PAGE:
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Soaps and Detergents-Definition, Properties, Types, Difference between Soap and Detergent, Practice problems, FAQs

You must have heard your teacher say, "Wash your hands frequently with soap and water for at least 20 seconds." Some of you may be wondering how these foams in soap form when we rub our hands together. Soaps have now become an indispensable part of our daily lives. The germs on our hands are eradicated when we wash them with soap. This helps us stay healthy by keeping hazardous bacteria out of our bodies.

Have you ever witnessed your mother washing your soiled clothes?

She generally adds additional supplements to the water when washing the filthy garments, and then the froth/lather forms.

Have you ever mopped your floor before? Cleaning your floors is just as important as cleaning your clothes. It is a daily task that must be completed as part of our daily schedule. A good detergent is necessary for good health. When you touch various surfaces, germs and other harmful elements come into contact with your clothing. Detergent is used to remove the impurities.

There are a variety of uses and functions which we must know about soaps and detergents.

Let’s study this in detail.

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Table of content:

  • What is soap?
  • What is a detergent?
  • Properties of soap
  • Properties of detergent
  • Soap-making process
  • Preparation of detergents
  • Types of soaps
  • Types of detergent
  • Cleansing action of soap and detergent
  • Difference between soap and detergent
  • Practice problems
  • Frequently asked questions-FAQs

What is soap?

  • Soap is a fatty acid salt that can be found in nature.
  • Soaps are generally utilized as surfactants in washing, bathing, and cleaning, but they're also used in lubricants and textile spinning.
  • Soaps are water-soluble fatty acid sodium or potassium salts. Basically, soaps are merely long-chain fatty acid salts of potassium or sodium.
  • Although soap is required for proper hand washing and hygiene, the World Health Organization recommends that clean ash or sand/soil be used in an emergency.

What is a detergent?

  • Amphipathic substances having charged hydrophilic or polar chemicals at the extremities of long lipophilic hydrocarbon groups are known as detergents. The tail is a long lipophilic hydrocarbon group, whereas the head is a charged hydrophilic group.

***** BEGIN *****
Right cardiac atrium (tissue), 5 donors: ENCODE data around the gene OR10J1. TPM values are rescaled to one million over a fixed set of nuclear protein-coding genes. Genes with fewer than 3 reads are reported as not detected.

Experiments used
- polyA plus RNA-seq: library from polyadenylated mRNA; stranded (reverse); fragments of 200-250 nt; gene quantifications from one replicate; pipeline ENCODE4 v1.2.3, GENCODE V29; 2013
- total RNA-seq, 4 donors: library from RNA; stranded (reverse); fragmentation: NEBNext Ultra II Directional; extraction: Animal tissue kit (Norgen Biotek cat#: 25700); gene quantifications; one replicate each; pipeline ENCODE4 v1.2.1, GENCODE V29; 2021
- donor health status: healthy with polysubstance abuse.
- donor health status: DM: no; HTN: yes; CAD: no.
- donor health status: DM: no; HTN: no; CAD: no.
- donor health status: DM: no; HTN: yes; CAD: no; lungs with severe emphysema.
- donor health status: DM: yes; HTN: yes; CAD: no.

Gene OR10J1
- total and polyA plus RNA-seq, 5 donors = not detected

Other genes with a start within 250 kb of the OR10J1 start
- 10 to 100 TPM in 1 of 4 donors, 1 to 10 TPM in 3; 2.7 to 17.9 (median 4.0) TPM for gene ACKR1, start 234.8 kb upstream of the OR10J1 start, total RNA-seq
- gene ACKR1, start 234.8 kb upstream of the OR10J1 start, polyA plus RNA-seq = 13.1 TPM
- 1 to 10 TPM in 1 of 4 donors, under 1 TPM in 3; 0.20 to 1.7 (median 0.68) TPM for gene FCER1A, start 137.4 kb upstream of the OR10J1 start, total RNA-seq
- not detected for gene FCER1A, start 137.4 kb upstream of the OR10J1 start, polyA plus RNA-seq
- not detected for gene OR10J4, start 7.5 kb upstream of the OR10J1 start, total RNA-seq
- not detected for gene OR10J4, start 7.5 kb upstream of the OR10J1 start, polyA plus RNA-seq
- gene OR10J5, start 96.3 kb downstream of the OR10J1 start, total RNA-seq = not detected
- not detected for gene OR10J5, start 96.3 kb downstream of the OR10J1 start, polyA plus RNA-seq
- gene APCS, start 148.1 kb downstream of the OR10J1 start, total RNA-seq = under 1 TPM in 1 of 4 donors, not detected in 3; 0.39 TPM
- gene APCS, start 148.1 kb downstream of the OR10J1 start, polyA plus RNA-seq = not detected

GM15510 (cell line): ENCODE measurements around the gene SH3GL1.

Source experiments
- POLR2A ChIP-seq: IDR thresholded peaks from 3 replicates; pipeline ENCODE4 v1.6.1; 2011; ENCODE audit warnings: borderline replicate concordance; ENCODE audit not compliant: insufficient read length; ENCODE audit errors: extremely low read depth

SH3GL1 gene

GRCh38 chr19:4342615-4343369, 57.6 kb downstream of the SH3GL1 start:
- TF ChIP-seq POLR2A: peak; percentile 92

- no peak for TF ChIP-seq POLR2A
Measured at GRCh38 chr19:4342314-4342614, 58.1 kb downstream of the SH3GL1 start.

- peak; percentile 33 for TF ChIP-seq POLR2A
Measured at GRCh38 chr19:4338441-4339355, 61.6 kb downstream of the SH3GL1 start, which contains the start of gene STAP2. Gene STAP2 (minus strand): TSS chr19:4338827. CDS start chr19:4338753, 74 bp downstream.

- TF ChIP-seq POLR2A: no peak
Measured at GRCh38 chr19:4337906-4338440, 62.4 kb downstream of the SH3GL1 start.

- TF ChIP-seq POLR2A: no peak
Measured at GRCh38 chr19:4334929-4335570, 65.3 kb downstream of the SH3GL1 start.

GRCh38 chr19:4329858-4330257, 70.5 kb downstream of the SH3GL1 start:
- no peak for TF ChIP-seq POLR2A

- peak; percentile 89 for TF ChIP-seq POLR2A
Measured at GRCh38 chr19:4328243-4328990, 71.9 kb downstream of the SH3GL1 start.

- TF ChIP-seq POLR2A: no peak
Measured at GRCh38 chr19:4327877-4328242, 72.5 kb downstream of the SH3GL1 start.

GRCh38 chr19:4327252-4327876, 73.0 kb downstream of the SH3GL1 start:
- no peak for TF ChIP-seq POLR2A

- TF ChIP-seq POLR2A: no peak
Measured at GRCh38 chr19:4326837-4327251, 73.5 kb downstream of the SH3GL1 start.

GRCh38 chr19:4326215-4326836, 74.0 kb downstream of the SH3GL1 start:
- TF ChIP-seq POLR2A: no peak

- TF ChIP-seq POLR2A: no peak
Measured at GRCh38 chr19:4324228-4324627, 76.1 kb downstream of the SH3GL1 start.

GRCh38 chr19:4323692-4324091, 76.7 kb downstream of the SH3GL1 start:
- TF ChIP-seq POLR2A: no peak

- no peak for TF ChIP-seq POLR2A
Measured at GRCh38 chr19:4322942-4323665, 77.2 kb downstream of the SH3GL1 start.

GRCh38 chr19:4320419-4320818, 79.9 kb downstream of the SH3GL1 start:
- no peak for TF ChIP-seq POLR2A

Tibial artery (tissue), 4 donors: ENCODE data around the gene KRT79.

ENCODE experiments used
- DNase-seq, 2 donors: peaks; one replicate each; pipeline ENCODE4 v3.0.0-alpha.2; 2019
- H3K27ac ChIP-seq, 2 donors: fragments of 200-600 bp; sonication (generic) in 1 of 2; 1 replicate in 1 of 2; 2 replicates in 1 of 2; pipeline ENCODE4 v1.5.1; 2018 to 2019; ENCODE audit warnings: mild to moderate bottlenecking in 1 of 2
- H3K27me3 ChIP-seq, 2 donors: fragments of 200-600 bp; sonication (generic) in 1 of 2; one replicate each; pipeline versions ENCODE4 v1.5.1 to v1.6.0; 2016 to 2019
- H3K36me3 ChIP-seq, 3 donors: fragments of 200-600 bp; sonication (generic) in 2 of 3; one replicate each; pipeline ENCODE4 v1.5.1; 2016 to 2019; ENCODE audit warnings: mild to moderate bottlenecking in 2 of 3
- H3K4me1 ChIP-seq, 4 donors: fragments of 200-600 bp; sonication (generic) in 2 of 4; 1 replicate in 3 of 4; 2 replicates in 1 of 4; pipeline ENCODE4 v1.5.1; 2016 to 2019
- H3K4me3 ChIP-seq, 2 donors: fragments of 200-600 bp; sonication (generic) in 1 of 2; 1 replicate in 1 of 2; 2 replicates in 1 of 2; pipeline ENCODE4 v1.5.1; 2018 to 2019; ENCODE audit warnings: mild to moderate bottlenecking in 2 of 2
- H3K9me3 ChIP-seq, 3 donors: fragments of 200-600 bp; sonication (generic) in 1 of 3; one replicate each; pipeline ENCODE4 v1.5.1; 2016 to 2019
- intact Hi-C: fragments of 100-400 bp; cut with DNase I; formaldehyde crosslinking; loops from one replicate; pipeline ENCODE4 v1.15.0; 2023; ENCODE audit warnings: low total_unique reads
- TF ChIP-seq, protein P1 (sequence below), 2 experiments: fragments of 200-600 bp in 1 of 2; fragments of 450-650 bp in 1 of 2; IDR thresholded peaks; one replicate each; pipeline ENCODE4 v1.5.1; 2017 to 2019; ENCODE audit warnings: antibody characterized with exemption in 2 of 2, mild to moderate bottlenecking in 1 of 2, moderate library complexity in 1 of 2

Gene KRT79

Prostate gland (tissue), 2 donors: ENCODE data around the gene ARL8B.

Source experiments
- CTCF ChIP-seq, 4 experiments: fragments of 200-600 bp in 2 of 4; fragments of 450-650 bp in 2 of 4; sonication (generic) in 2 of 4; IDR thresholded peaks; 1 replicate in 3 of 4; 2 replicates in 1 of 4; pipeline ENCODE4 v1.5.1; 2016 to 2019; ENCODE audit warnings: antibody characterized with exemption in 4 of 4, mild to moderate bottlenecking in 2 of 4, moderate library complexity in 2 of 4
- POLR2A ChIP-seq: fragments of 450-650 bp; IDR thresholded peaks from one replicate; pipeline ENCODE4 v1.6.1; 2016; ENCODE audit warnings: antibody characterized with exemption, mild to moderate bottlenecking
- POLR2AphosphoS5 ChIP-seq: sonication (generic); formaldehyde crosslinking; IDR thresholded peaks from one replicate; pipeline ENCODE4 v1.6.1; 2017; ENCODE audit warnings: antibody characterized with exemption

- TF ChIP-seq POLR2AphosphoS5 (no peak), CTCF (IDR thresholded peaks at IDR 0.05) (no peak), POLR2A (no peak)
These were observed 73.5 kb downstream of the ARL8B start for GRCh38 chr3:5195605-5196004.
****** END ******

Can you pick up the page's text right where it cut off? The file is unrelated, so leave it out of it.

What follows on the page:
• Detergents, also known as surfactants, have the ability to reduce the surface tension of water. A detergent is a potent cleaning agent because it contains one or more surfactants. Due to their chemical composition, surfactants in detergents can be designed to work well in a number of circumstances. Surfactants that are less sensitive to hardness minerals in water than soap, for example, are less prone to form a film.

Properties of soap:

  • Cleaning: The most common reason people use soap is to clean themselves. A soap molecule is made up of a carbon chain that attracts oil on one end and water on the other. As a result, the cleansing ingredient in the soap should be balanced, with neither too much nor too little added during the production process.
  • Emollients are chemical substances that are found in soap conditioners. The amount of soap left on your skin after you've washed and rinsed your hands is determined by the type of soap you use.
  • Harder soap comes in the form of a solid bar that lasts longer.
  • When soap reacts with mineral salts, soap film forms an insoluble precipitate.
  • A significant component is an aroma. Aromas evoke a unique mix of personal recollections while also enriching our daily lives. Fragrances energize, relax, and, most importantly, conceal our odours.

Properties of Detergents:

  • The cloud point is the temperature at which a detergent solution splits into two phases when it reaches or exceeds the critical micelle concentration.
  • Critical micelle concentration(CMC) refers to the concentration where the micelles begin to form.
  • Micelle molecular weight represents relative micelle size.
  • The proportion of monomers in a micelle is known as the aggregation number.
  • Even with hard water, detergents are effective cleaners.

Soap-making process:

  • The procedure of making soap hasn't changed much over the years.
  • In ancient Roman tradition, rainwater, potash, and animal tallow were mixed together. Making soap took a long time and a lot of labour. First, the fat had to be rendered (melted and filtered).